Stephan Simon | Journal of European Competition Law & Practice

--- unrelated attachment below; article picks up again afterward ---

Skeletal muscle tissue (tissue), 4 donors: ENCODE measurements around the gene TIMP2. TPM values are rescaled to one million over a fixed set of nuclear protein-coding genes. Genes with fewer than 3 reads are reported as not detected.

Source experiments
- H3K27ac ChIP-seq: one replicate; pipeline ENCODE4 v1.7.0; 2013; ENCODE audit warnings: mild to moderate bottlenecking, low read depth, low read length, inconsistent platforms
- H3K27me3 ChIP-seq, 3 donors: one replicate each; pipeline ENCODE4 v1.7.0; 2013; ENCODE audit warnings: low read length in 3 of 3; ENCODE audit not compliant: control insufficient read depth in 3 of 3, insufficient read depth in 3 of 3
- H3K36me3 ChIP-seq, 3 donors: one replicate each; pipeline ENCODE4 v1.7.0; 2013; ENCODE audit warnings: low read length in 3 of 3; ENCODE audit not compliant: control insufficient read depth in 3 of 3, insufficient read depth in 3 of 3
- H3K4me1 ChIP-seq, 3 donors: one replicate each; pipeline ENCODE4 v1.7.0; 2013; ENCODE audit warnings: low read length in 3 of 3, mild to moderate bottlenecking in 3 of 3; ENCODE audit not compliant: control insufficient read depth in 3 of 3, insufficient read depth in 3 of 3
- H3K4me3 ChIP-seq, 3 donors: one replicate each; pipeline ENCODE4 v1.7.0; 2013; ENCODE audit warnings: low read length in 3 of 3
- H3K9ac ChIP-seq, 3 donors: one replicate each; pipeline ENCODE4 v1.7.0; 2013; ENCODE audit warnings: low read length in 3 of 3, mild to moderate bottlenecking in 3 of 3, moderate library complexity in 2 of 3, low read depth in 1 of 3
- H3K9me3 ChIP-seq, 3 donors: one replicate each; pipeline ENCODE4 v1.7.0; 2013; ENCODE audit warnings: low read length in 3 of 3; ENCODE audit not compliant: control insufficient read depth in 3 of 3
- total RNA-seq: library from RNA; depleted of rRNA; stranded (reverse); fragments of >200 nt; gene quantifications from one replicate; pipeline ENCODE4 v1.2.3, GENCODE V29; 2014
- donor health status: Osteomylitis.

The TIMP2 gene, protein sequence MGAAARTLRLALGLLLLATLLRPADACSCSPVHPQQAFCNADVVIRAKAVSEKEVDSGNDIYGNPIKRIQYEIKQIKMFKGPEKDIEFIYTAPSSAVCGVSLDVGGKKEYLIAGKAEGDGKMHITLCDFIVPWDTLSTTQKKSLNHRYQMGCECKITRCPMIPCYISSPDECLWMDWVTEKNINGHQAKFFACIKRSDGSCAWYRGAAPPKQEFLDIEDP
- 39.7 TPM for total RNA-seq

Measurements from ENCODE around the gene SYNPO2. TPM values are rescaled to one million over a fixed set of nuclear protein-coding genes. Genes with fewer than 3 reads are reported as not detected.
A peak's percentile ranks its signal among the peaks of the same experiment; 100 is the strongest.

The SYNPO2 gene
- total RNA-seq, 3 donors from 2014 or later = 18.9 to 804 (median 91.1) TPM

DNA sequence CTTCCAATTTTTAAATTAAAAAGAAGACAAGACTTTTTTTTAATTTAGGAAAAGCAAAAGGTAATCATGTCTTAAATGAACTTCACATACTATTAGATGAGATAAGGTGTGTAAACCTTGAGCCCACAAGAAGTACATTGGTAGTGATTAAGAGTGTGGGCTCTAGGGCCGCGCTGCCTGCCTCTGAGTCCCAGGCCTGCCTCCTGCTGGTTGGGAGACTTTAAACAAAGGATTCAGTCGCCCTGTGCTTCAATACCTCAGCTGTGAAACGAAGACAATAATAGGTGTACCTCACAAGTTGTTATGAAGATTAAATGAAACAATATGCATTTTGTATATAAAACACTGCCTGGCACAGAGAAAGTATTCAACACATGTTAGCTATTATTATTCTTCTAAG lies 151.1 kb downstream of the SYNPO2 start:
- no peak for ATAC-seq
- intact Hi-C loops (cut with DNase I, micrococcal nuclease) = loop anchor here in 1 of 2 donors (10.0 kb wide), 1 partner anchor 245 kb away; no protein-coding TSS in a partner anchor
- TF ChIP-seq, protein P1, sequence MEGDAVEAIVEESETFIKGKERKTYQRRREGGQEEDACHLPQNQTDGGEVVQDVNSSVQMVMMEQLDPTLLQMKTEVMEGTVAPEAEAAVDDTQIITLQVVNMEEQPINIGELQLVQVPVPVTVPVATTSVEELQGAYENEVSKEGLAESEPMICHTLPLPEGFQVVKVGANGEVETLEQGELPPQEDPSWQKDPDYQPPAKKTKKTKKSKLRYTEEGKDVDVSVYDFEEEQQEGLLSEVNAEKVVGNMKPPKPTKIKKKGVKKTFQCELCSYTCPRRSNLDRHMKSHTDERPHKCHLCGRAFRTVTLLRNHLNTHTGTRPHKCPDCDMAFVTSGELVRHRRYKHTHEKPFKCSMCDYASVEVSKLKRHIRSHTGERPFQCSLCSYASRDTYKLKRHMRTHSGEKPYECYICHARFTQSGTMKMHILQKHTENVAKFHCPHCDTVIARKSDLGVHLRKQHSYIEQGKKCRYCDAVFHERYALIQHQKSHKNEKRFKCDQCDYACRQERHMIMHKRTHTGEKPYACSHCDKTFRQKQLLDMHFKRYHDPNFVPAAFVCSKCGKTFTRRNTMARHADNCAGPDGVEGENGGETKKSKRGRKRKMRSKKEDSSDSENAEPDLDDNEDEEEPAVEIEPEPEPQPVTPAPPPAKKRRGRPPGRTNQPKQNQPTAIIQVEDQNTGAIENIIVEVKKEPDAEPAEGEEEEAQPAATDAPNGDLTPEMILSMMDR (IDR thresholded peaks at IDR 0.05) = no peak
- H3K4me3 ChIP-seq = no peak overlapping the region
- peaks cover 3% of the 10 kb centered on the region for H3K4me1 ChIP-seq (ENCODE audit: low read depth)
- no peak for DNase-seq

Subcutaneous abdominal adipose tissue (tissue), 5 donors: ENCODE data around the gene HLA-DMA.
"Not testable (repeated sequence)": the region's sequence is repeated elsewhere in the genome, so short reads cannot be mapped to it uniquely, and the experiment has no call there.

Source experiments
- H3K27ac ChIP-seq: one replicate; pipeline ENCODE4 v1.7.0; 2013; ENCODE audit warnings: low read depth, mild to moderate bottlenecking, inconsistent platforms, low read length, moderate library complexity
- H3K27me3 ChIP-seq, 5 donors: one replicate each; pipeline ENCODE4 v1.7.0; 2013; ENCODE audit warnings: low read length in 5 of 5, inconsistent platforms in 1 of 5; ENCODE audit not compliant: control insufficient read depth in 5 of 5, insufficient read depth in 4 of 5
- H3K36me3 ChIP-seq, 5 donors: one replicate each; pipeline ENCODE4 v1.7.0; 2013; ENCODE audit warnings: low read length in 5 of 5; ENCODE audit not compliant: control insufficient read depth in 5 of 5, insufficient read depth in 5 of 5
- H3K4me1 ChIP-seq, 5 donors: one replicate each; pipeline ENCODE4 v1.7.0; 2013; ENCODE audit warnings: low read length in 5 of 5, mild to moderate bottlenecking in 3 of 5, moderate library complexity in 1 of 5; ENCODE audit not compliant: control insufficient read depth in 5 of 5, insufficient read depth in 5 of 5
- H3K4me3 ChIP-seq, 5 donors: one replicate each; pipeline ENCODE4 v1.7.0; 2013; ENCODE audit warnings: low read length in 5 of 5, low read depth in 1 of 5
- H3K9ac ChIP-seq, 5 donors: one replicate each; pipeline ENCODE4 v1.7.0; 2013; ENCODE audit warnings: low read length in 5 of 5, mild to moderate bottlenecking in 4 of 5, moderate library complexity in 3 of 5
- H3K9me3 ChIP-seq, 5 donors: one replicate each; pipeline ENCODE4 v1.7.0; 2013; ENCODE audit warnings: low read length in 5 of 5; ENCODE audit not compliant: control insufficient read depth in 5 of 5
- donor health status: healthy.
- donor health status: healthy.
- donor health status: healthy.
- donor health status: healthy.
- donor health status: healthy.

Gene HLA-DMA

One of the interesting aspects of this case is the fact that it should be considered in the much broader context of the future of mobility, which will be based on a variety of modes of transport, including shared, electric, and autonomous vehicles. The Parties stated that the rationale of the deal would be to prepare for a future in which individual car ownership and, therefore, vehicle sales would decrease. Mobility would instead be provided as a service, and, with the advent of autonomous vehicles, the distinction between car sharing, ride hailing, and taxis would disappear. Although the Commissions assessment took into account the dynamic nature of the market, it did not consider professionally driven ride-hailing services and customer-driven car-sharing services as belonging to the same market. The market for (free floating) car-sharing services, as well as new mobility in general, is rapidly evolving. Innovative transport solutions are frequently emerging, which makes it difficult to establish a clear view on how the competition will play out in the future, while making it all the more crucial to keep markets open and facilitate entry. The access remedy accepted in this case is intended to ensure just that, namely, it is aimed at lowering the barriers to entry in this fast-growing market to ensure that a sufficient number of alternative options will be available to customers. A second interesting aspect from a competition policy perspective is how a diversion survey enabled the quantification of out-of-market constraints alleviating the horizontal concerns. These were particularly important in this case since there are many ways to ‘get from A to B’, with new ones constantly being developed and popularised under the buzzword of‘new mobility’.